An amazing 60 horses, from the cavalry to pack ponies, will be at Beamish Museum this weekend to tell the story of First World War horses.
Horses at War, on Saturday 16th & Sunday 17th April, will include the 16th Lancers Cavalry Unit, magnificent horse-drawn vehicles, a military encampment, First Aid Nursing Yeomanry, Durham Pals and much more.
Visitors can travel on horse-drawn vehicles, such as a double deck omnibus from the London Bus Museum, and see a horse-drawn field kitchen, horse and human ambulances, Thresh disinfector, mess cart and GS (general service) wagons.
Horses and soldiers will be gathering at a depot in The 1900s Town, ready to be sent to the front line. Visitors can join up at the recruiting station and try samples from the 29th Field Kitchen.
Teams of horses will be helping the war effort on the Home Front with ploughing and other field work, and pit ponies will be hauling tubs and in harness.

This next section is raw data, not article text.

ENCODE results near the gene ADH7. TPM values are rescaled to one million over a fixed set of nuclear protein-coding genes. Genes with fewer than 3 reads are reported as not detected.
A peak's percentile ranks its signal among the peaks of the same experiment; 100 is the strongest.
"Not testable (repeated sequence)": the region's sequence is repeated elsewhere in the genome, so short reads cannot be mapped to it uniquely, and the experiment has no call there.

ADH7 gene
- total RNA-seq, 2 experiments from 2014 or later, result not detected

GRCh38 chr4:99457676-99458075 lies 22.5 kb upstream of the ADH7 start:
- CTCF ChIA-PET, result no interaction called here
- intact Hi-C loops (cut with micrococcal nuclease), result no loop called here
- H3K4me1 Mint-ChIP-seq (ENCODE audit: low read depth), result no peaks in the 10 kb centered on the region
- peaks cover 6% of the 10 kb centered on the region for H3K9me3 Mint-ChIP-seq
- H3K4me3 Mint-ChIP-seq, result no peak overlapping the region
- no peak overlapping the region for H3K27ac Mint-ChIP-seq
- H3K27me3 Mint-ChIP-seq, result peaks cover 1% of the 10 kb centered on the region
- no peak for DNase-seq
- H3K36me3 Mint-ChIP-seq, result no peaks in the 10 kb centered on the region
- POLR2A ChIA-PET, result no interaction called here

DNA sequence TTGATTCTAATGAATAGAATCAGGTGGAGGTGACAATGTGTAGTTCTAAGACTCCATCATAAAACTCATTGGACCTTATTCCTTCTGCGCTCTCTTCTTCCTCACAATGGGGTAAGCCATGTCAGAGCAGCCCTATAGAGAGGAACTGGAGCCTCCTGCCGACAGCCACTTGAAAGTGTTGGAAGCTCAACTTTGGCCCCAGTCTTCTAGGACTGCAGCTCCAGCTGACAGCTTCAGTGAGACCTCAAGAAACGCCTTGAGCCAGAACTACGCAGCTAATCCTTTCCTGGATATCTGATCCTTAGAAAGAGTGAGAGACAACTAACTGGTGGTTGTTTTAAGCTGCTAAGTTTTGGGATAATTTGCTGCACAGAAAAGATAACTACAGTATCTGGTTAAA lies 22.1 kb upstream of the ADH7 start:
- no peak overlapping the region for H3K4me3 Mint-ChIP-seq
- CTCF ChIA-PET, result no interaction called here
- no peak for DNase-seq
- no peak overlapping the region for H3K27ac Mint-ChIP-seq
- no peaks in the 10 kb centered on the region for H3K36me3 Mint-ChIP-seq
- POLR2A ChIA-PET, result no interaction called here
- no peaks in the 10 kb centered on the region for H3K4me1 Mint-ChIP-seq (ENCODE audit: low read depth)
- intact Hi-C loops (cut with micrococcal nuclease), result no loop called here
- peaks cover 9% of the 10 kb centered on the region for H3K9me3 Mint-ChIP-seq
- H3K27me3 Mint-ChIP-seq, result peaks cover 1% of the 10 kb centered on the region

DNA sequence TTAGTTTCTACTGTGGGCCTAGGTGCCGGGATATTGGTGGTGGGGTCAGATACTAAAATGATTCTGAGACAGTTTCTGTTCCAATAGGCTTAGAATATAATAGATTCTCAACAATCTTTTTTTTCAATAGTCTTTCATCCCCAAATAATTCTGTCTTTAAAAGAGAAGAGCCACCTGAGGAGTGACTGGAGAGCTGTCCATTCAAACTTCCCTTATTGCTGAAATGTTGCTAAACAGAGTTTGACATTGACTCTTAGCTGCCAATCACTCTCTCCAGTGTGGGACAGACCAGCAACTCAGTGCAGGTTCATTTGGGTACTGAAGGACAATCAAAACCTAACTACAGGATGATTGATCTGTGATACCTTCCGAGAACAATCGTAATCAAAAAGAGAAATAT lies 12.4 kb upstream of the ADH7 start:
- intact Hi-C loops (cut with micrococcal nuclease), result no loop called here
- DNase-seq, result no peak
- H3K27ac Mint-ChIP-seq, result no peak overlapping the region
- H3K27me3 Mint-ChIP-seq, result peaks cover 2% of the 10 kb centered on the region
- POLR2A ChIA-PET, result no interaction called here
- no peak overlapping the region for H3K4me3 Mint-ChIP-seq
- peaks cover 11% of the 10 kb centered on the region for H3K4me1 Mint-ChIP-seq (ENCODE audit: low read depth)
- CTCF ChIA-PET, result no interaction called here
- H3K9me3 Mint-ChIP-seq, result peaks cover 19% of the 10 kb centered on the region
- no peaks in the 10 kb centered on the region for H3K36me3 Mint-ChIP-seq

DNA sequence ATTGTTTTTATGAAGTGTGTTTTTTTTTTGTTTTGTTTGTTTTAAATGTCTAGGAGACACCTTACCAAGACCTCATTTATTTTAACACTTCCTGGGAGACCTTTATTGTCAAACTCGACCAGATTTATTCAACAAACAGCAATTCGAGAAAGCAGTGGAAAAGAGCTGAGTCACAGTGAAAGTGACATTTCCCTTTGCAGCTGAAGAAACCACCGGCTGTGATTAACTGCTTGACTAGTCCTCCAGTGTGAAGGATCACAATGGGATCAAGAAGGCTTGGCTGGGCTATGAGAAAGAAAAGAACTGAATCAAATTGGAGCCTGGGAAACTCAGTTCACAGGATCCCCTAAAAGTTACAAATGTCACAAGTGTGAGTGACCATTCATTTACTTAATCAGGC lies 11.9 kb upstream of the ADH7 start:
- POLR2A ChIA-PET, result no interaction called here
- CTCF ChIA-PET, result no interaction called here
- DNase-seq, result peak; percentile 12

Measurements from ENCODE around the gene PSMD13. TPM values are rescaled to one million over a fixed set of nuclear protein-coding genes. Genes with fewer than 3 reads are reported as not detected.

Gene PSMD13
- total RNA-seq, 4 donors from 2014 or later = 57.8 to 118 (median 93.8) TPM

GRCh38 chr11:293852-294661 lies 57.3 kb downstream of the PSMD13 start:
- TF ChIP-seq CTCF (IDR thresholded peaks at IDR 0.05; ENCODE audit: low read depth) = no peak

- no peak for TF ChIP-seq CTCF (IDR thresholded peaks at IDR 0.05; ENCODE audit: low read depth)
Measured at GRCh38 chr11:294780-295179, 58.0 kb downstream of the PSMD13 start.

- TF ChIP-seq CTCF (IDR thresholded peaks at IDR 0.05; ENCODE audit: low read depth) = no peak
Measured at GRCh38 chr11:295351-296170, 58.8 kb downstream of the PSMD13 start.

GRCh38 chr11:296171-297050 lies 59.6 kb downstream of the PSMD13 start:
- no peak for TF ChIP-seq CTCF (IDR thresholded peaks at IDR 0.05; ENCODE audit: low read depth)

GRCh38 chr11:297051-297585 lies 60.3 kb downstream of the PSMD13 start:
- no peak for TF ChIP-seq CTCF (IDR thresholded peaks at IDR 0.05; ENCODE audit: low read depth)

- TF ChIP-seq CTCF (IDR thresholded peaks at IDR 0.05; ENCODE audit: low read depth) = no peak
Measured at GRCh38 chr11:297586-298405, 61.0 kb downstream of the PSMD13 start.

On Saturday, there will be a display by The Brooke charity, which was founded by Dorothy Brooke to help ex-war horses.
One million horses and mules were sent to France in the First World War and it’s estimated that only about 60,000 returned home. Many farmers, job masters and companies had horses, wagons and carts requisitioned to join the war effort.
Chris Thompson, Beamish’s Horse Operations Team Leader, said: “Horses at War gives visitors the chance to discover the role of horses, ponies and mules in the First World War. It’s a unique opportunity to see vehicles in the settings they would have been used.”
Horses at War is the second event in the Great War Festival of Transport and is followed by Old King Coal, a celebration of the region’s mining heritage from 20th to 24th April.
The North East Meccano Society will also be holding its annual exhibition on 16th & 17th April in the museum’s collections study room, featuring construction sets dating from the early 1900s to the present day.